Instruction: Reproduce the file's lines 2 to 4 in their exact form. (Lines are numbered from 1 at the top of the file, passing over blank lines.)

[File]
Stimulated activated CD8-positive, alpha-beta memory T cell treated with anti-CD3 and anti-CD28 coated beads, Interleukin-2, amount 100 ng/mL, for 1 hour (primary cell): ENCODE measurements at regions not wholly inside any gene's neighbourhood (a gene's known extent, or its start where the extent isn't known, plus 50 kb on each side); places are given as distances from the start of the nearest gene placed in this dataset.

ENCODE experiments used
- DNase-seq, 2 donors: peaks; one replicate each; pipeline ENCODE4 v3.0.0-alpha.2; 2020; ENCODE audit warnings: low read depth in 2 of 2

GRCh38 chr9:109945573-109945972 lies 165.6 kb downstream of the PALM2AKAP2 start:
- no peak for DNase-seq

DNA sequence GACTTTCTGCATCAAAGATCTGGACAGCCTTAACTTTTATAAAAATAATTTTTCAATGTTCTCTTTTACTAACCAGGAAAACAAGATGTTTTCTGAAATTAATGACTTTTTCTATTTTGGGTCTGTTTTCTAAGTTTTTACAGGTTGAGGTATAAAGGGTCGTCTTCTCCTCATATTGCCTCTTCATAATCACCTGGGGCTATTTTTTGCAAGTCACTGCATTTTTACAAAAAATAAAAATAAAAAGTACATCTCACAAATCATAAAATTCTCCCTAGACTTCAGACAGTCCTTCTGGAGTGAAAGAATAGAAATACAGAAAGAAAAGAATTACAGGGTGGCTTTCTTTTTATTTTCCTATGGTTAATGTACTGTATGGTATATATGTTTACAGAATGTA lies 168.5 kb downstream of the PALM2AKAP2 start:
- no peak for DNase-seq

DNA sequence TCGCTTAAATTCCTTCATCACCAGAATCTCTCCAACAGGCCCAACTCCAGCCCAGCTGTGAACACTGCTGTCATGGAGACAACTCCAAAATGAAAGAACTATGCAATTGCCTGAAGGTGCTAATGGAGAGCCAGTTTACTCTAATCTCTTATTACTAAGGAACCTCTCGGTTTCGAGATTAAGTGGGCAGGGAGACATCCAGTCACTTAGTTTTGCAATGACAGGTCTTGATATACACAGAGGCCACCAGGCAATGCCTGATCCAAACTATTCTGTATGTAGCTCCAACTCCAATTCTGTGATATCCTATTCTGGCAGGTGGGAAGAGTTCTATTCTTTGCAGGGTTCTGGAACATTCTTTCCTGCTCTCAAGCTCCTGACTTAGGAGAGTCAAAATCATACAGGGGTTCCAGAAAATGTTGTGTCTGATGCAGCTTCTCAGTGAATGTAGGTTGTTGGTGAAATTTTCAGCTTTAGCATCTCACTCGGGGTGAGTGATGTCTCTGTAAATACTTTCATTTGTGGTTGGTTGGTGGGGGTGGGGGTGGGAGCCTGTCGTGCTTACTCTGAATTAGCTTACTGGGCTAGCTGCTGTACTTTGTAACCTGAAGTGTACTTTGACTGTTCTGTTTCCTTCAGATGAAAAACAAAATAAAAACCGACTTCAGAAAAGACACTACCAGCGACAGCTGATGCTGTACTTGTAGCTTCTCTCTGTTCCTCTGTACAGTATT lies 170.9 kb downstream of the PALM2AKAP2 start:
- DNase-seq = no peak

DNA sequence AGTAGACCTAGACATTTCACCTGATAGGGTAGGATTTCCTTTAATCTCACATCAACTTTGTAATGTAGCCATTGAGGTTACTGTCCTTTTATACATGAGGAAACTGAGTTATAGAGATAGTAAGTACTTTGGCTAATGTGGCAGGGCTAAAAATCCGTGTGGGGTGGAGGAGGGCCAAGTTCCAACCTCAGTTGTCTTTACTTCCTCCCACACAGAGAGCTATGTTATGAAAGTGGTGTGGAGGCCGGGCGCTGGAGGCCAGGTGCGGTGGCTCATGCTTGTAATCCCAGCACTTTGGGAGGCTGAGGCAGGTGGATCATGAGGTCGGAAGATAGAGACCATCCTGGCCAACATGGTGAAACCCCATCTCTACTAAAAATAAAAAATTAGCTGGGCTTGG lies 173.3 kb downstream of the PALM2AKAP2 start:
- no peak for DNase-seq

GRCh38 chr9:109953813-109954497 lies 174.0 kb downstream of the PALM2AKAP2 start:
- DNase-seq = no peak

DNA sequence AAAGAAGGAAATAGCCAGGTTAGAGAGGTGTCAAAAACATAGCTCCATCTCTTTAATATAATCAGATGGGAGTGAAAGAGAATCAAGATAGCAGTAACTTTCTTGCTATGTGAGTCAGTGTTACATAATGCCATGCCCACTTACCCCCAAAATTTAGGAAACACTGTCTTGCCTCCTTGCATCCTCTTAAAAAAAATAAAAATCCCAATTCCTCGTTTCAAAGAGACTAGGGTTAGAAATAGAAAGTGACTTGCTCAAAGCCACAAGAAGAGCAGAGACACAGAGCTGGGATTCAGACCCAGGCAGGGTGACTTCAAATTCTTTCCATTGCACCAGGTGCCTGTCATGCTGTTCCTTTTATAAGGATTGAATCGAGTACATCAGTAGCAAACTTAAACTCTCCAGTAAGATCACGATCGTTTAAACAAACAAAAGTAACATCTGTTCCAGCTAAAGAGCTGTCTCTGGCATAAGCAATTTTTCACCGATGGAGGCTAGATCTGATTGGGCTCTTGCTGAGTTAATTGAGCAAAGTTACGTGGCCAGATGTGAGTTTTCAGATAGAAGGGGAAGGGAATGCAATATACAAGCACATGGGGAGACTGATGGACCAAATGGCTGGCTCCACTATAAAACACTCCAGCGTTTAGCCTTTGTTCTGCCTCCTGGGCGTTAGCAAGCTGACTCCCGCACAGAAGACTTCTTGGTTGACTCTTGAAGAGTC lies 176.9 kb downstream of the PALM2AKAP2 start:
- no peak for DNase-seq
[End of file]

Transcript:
ENCODE experiments used
- DNase-seq, 2 donors: peaks; one replicate each; pipeline ENCODE4 v3.0.0-alpha.2; 2020; ENCODE audit warnings: low read depth in 2 of 2

GRCh38 chr9:109945573-109945972 lies 165.6 kb downstream of the PALM2AKAP2 start: